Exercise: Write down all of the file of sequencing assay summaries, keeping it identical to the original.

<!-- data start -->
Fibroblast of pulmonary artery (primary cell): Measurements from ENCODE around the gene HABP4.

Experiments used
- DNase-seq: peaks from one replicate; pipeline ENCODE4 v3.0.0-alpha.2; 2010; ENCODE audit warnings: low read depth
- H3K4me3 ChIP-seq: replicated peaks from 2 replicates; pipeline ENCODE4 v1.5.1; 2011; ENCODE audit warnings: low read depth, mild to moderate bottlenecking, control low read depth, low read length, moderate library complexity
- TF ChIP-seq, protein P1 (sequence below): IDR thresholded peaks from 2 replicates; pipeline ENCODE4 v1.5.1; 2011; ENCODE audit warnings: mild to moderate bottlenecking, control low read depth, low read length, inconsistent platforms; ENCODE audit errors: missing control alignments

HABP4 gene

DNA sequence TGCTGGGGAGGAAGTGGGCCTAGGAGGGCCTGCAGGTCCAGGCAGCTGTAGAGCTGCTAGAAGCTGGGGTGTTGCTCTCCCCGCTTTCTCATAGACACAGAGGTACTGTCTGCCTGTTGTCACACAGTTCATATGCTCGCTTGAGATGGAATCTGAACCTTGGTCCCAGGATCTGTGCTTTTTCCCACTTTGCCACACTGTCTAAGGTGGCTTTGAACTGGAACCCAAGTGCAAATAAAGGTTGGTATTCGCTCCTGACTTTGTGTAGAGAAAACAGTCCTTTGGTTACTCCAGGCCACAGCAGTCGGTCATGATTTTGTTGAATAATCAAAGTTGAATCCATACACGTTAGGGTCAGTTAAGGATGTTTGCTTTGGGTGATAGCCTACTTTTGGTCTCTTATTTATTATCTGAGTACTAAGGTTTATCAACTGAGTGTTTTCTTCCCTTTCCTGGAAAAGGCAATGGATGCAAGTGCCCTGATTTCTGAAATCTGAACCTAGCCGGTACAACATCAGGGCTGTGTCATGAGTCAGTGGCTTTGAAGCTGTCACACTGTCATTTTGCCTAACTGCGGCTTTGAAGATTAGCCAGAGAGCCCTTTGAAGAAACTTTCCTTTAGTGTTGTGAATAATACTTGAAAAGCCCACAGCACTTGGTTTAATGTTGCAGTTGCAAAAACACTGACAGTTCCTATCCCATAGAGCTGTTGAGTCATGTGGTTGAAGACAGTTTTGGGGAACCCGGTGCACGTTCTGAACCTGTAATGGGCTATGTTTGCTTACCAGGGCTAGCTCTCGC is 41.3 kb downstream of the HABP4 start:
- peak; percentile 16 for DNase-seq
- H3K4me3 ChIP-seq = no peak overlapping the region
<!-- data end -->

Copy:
Fibroblast of pulmonary artery (primary cell): Measurements from ENCODE around the gene HABP4.

Experiments used
- DNase-seq: peaks from one replicate; pipeline ENCODE4 v3.0.0-alpha.2; 2010; ENCODE audit warnings: low read depth
- H3K4me3 ChIP-seq: replicated peaks from 2 replicates; pipeline ENCODE4 v1.5.1; 2011; ENCODE audit warnings: low read depth, mild to moderate bottlenecking, control low read depth, low read length, moderate library complexity
- TF ChIP-seq, protein P1 (sequence below): IDR thresholded peaks from 2 replicates; pipeline ENCODE4 v1.5.1; 2011; ENCODE audit warnings: mild to moderate bottlenecking, control low read depth, low read length, inconsistent platforms; ENCODE audit errors: missing control alignments

HABP4 gene

DNA sequence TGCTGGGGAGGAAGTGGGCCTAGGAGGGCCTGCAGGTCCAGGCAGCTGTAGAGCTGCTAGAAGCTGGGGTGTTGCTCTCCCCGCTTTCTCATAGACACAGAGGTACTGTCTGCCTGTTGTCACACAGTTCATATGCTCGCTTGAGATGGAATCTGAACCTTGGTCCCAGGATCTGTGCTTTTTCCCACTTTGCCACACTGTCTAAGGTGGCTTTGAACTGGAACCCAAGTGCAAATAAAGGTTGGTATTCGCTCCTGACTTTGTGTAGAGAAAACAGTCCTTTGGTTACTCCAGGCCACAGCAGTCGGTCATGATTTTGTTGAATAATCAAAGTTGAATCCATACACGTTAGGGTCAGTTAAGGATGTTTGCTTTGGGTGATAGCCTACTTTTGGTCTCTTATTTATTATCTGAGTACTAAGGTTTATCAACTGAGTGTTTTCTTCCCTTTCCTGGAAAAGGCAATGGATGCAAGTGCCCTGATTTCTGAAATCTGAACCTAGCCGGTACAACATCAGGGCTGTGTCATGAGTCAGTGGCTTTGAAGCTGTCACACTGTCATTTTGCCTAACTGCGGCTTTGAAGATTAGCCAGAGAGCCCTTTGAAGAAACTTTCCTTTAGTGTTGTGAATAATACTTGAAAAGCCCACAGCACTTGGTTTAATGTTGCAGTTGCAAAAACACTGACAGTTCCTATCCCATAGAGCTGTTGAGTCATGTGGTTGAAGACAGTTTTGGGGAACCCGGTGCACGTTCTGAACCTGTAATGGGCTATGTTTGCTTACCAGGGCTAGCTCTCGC is 41.3 kb downstream of the HABP4 start:
- peak; percentile 16 for DNase-seq
- H3K4me3 ChIP-seq = no peak overlapping the region